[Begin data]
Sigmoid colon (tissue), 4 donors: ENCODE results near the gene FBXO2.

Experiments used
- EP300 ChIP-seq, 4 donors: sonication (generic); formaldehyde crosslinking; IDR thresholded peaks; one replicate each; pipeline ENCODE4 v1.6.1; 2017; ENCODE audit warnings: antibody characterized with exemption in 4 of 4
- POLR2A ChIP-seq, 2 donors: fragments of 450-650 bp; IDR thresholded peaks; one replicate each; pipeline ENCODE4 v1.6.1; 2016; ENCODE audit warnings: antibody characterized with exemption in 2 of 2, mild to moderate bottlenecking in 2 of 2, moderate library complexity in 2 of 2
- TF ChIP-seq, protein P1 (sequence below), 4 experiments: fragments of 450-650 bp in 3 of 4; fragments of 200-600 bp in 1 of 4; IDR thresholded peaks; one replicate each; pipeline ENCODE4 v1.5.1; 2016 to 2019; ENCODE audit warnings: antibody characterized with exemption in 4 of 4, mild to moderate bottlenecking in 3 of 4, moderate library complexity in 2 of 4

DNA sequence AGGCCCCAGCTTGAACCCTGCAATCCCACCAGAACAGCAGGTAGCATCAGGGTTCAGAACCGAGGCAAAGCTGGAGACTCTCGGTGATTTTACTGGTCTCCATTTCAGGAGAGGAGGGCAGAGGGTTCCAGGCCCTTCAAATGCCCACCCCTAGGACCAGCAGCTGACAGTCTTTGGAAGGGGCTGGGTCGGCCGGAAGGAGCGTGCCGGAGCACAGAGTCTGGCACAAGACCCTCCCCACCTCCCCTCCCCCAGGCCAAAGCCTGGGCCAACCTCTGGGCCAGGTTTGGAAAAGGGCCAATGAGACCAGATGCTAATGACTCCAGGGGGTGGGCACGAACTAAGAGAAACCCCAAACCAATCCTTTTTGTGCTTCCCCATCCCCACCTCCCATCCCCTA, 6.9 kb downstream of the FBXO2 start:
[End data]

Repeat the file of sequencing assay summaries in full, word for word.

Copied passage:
Sigmoid colon (tissue), 4 donors: ENCODE results near the gene FBXO2.

Experiments used
- EP300 ChIP-seq, 4 donors: sonication (generic); formaldehyde crosslinking; IDR thresholded peaks; one replicate each; pipeline ENCODE4 v1.6.1; 2017; ENCODE audit warnings: antibody characterized with exemption in 4 of 4
- POLR2A ChIP-seq, 2 donors: fragments of 450-650 bp; IDR thresholded peaks; one replicate each; pipeline ENCODE4 v1.6.1; 2016; ENCODE audit warnings: antibody characterized with exemption in 2 of 2, mild to moderate bottlenecking in 2 of 2, moderate library complexity in 2 of 2
- TF ChIP-seq, protein P1 (sequence below), 4 experiments: fragments of 450-650 bp in 3 of 4; fragments of 200-600 bp in 1 of 4; IDR thresholded peaks; one replicate each; pipeline ENCODE4 v1.5.1; 2016 to 2019; ENCODE audit warnings: antibody characterized with exemption in 4 of 4, mild to moderate bottlenecking in 3 of 4, moderate library complexity in 2 of 4

DNA sequence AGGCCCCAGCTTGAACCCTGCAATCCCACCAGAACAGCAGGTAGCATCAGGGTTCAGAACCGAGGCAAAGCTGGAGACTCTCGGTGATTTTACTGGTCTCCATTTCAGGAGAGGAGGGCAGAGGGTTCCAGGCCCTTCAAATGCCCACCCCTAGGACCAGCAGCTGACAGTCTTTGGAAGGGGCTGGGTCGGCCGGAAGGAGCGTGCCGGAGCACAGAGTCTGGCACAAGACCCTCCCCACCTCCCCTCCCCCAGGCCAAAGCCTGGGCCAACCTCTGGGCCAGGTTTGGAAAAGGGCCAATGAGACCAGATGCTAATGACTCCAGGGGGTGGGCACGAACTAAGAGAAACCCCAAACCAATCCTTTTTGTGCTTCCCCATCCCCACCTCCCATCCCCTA, 6.9 kb downstream of the FBXO2 start: